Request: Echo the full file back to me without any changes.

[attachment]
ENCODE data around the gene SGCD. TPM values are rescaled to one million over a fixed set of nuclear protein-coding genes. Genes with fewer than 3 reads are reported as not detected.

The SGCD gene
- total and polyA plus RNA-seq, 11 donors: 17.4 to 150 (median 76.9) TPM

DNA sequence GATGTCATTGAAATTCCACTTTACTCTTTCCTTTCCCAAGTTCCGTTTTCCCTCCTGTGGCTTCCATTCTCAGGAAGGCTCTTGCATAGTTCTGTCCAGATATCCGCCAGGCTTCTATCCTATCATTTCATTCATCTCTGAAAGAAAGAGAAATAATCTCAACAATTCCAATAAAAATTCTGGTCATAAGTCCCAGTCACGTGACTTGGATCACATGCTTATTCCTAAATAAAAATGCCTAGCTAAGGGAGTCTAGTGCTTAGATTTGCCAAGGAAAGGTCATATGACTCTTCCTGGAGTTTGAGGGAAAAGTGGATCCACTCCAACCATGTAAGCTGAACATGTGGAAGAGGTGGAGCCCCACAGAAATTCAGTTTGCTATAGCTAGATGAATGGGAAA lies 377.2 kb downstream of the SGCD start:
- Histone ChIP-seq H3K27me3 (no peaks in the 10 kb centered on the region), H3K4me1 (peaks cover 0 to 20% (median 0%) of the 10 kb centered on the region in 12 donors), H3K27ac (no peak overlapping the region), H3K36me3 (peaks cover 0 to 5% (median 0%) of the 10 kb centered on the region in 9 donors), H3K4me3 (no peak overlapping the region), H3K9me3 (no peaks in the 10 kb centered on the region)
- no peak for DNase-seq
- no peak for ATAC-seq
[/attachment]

ENCODE data around the gene SGCD. TPM values are rescaled to one million over a fixed set of nuclear protein-coding genes. Genes with fewer than 3 reads are reported as not detected.

The SGCD gene
- total and polyA plus RNA-seq, 11 donors: 17.4 to 150 (median 76.9) TPM

DNA sequence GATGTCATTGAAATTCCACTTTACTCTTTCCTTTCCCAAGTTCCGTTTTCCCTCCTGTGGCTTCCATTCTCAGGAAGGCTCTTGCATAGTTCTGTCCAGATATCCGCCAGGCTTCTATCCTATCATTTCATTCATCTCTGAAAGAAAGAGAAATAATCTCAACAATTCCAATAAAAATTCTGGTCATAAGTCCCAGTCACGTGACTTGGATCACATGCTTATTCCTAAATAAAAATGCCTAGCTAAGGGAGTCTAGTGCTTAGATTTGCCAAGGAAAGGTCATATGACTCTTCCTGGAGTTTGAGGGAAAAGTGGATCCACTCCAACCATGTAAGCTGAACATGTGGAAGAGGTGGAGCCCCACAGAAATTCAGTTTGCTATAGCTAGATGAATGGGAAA lies 377.2 kb downstream of the SGCD start:
- Histone ChIP-seq H3K27me3 (no peaks in the 10 kb centered on the region), H3K4me1 (peaks cover 0 to 20% (median 0%) of the 10 kb centered on the region in 12 donors), H3K27ac (no peak overlapping the region), H3K36me3 (peaks cover 0 to 5% (median 0%) of the 10 kb centered on the region in 9 donors), H3K4me3 (no peak overlapping the region), H3K9me3 (no peaks in the 10 kb centered on the region)
- no peak for DNase-seq
- no peak for ATAC-seq